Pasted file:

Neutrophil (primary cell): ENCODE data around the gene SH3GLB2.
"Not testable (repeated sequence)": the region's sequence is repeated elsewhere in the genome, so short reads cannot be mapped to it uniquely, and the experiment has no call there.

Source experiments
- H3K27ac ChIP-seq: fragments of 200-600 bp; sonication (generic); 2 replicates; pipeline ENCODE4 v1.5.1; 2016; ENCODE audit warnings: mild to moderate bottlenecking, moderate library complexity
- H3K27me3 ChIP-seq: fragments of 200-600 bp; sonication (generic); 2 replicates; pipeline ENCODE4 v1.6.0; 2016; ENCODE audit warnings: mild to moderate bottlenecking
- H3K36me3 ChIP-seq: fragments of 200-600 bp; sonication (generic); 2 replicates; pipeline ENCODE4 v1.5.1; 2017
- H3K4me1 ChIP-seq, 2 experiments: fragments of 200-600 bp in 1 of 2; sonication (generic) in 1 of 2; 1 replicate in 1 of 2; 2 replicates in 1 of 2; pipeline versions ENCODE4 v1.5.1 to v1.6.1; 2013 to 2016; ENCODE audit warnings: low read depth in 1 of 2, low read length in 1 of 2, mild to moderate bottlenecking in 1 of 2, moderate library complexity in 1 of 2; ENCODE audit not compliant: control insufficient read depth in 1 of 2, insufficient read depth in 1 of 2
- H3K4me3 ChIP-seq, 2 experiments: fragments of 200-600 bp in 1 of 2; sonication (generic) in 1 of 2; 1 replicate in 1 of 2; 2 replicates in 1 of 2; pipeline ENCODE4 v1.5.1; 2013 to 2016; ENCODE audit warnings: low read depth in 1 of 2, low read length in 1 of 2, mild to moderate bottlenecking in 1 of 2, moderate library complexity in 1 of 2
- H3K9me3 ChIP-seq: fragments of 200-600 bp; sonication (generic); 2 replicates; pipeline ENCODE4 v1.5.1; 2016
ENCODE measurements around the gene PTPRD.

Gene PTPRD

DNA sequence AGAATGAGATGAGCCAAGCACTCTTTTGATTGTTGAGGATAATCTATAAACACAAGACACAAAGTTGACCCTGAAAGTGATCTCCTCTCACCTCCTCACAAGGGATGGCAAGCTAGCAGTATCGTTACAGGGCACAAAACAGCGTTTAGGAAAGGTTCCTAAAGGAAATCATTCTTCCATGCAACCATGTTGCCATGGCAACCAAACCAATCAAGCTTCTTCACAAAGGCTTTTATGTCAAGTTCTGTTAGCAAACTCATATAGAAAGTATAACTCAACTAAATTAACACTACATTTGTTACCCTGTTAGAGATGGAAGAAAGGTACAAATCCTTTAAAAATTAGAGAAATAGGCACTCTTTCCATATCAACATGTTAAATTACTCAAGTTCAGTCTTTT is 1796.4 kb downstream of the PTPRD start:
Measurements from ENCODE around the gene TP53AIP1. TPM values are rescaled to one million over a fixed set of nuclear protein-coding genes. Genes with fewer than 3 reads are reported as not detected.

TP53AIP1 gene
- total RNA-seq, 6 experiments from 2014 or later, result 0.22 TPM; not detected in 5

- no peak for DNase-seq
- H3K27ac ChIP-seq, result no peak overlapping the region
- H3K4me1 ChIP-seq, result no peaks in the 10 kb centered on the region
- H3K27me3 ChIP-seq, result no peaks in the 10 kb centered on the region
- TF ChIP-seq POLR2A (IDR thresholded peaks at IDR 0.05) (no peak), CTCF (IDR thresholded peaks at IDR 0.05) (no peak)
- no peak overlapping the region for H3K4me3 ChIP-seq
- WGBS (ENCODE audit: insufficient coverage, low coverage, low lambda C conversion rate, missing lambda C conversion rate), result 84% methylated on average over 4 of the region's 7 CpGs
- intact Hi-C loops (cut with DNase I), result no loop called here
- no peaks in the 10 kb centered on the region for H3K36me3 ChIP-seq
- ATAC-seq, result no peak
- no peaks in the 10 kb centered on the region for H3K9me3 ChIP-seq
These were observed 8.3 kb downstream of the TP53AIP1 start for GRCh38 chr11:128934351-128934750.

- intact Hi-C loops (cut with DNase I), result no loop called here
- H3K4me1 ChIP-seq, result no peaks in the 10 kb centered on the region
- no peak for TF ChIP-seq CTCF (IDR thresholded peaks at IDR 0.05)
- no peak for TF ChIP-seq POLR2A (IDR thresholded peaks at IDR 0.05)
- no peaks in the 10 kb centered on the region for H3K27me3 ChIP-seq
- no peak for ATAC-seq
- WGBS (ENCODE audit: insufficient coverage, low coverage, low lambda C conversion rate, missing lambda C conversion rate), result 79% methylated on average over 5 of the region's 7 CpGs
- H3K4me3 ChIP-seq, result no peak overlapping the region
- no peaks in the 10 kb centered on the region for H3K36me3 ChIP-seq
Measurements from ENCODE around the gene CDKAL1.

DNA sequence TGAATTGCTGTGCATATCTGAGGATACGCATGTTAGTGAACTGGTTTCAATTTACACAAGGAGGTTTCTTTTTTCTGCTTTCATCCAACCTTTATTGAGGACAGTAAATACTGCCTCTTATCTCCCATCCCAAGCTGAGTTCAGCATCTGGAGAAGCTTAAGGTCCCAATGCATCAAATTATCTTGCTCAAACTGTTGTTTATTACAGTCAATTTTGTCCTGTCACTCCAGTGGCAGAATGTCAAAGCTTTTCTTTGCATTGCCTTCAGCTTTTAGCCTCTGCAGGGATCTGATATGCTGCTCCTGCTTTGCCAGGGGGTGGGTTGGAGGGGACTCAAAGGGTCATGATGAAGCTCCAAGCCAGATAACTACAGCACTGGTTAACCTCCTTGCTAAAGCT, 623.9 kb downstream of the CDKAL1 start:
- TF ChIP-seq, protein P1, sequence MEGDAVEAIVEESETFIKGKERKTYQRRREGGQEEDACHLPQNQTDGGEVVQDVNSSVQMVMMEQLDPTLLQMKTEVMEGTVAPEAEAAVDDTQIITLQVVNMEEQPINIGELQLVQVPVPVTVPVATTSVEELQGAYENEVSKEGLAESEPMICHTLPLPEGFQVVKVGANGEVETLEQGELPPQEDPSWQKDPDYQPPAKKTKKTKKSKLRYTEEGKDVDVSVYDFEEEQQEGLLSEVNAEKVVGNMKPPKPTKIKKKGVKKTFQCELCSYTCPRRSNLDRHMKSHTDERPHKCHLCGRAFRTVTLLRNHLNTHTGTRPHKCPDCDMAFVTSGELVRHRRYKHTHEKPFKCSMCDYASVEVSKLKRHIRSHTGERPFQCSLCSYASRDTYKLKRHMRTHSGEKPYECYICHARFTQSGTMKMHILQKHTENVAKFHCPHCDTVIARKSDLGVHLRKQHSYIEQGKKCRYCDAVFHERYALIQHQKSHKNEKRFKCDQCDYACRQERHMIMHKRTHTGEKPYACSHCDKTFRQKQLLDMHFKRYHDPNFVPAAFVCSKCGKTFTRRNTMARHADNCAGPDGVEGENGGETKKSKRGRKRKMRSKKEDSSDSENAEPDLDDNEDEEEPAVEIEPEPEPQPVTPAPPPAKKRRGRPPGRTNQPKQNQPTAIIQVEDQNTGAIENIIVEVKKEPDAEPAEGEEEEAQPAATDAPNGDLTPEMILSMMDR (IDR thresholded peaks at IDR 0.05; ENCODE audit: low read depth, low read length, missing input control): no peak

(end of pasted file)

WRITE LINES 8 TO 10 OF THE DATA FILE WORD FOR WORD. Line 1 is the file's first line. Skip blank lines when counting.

- H3K4me3 ChIP-seq, 2 experiments: fragments of 200-600 bp in 1 of 2; sonication (generic) in 1 of 2; 1 replicate in 1 of 2; 2 replicates in 1 of 2; pipeline ENCODE4 v1.5.1; 2013 to 2016; ENCODE audit warnings: low read depth in 1 of 2, low read length in 1 of 2, mild to moderate bottlenecking in 1 of 2, moderate library complexity in 1 of 2
- H3K9me3 ChIP-seq: fragments of 200-600 bp; sonication (generic); 2 replicates; pipeline ENCODE4 v1.5.1; 2016
ENCODE measurements around the gene PTPRD.